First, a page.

At David York Agency, we pride ourselves on providing exceptional and highly personal home health care to the elderly and infirmed. We know how difficult the transition from an independent to dependent life can be, and we work hard to help our patients adjust as quickly and painlessly as possible.

For more information about David York Agency’s qualified, compassionate caregivers, contact us at (877) 216-7676. A free phone consultation can help you decide what services might be best. We aim to provide you and your loved one with the assistance they need. If you’d like to hear more from us, please like us on Facebook or follow us on Twitter, Google+, or LinkedIn

Finding A Compassionate Caregiver: 3 Reasons Why You Don’t Need To Wait

compassionate caregivers

Many people think that they need to wait until they’re no longer able to take care of an aging loved one before they consider hiring an in-home health care provider. Fortunately, that’s not the case! There are many reasons not to postpone finding a compassionate caregiver for your loved one.

  1. Improve Relationships by Preventing Burnout

According to the Family Caregiver Alliance, primary caregivers spend upwards of 20 hours per week focusing on caregiving tasks. Over time, this can lead to burnout which can make it much more difficult to maintain positive relationships. An in-home caregiver can give primary caregivers and loved ones the chance to attend to their own personal health and wellbeing and recuperate from the stress of their caregiving responsibilities.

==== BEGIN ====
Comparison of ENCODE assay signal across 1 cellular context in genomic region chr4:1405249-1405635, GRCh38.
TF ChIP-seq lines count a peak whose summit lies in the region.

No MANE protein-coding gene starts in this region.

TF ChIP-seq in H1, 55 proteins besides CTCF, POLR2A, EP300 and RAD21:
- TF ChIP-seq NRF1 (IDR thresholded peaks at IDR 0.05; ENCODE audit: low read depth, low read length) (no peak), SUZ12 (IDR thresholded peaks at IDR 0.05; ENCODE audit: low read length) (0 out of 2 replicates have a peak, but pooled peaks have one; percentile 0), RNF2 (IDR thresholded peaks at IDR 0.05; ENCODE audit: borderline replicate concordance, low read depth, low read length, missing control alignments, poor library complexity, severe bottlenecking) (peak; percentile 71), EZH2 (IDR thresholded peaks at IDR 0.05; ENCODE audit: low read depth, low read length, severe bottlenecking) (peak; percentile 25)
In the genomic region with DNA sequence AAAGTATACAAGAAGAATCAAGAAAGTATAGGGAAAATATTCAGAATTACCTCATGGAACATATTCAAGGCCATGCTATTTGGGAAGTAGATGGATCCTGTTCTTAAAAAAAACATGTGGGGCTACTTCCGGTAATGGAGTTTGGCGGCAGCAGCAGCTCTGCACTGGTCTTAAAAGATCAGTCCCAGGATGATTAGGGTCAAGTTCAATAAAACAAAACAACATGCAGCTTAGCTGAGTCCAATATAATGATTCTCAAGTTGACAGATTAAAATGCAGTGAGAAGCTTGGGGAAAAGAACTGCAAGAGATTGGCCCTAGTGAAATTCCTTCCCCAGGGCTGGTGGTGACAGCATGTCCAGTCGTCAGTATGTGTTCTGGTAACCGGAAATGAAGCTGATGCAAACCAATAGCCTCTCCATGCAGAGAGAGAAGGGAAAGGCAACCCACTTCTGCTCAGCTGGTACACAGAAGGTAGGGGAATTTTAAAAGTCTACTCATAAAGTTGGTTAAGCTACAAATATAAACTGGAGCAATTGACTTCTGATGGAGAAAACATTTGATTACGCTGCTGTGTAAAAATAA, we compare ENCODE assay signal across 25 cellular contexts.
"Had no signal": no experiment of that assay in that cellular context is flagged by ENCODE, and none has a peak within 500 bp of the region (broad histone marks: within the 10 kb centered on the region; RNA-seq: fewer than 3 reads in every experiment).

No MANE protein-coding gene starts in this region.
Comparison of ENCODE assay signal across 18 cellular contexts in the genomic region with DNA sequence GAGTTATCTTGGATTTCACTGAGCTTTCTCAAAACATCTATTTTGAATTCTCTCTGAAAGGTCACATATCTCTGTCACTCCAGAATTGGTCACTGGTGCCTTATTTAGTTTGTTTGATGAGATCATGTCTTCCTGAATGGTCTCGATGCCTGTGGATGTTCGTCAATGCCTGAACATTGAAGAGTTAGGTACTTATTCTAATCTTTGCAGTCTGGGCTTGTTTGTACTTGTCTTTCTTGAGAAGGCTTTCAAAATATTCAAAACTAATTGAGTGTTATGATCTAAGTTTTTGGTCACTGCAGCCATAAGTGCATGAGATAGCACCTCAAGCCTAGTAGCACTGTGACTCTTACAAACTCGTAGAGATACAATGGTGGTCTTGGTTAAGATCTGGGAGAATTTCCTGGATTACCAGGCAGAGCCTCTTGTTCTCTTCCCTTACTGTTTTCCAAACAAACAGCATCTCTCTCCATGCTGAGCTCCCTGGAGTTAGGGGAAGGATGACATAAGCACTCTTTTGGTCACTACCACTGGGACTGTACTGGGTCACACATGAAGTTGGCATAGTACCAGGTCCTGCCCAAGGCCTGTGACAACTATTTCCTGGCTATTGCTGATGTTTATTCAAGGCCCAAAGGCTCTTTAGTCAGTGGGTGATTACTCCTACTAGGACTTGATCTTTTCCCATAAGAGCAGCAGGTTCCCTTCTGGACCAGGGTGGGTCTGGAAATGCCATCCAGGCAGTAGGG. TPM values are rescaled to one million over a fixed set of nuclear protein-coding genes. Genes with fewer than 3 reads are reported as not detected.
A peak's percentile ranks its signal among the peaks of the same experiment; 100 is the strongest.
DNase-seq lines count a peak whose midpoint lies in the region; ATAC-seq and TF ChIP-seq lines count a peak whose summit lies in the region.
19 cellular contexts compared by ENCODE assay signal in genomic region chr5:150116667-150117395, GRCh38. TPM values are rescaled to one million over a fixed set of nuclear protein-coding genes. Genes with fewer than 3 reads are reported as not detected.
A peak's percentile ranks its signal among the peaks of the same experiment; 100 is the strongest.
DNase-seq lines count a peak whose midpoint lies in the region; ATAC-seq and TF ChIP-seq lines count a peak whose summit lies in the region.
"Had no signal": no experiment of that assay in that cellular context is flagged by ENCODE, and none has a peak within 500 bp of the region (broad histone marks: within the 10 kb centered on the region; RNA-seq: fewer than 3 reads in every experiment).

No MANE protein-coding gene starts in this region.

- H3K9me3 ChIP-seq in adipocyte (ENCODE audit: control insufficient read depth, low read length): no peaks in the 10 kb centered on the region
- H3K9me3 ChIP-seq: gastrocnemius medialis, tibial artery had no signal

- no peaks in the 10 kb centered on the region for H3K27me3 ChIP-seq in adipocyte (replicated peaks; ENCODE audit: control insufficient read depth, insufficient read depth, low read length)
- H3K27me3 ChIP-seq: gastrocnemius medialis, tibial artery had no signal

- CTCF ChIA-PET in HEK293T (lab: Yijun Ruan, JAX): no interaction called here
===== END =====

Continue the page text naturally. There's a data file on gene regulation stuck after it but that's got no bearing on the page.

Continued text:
1. Adapt to Changing Ability Levels

Professional caregivers are another set of eyes to help families see changes that need to be made to the home environment or care routine. Through their special training, they may also be able to implement techniques that make daily tasks safer or easier to accomplish making it much easier to maintain a loved one’s well-being in the long-run.

  1. Take Time to Find a Good Match

It’s hard to think clearly about finding a caregiver who “fits” with your family in an emergency situation or when you’re exhausted, burned out and desperate for help. Instead of waiting until your responsibilities become too much of a burden, it’s helpful to begin the process of finding an in-home caregiver early. This will give you the chance to bring the caregiver into your life gradually and on your own terms.

At David York Agency, we are committed to providing the best in-home care services. We like to consider our clients family, and it shows in the personalized, compassionate care our professionals provide. Although choosing a home health care provider can feel like a big decision, you’ll ultimately be glad that you made the choice.

For more information about David York Agency’s qualified, compassionate home caregivers, contact us at 718.376.7755. A free consultation can help you decide what services might be best to provide you and your loved one with the assistance they need. If you’d like to hear more from us, please like us on Facebook or follow us on Twitter, Google+ or LinkedIn.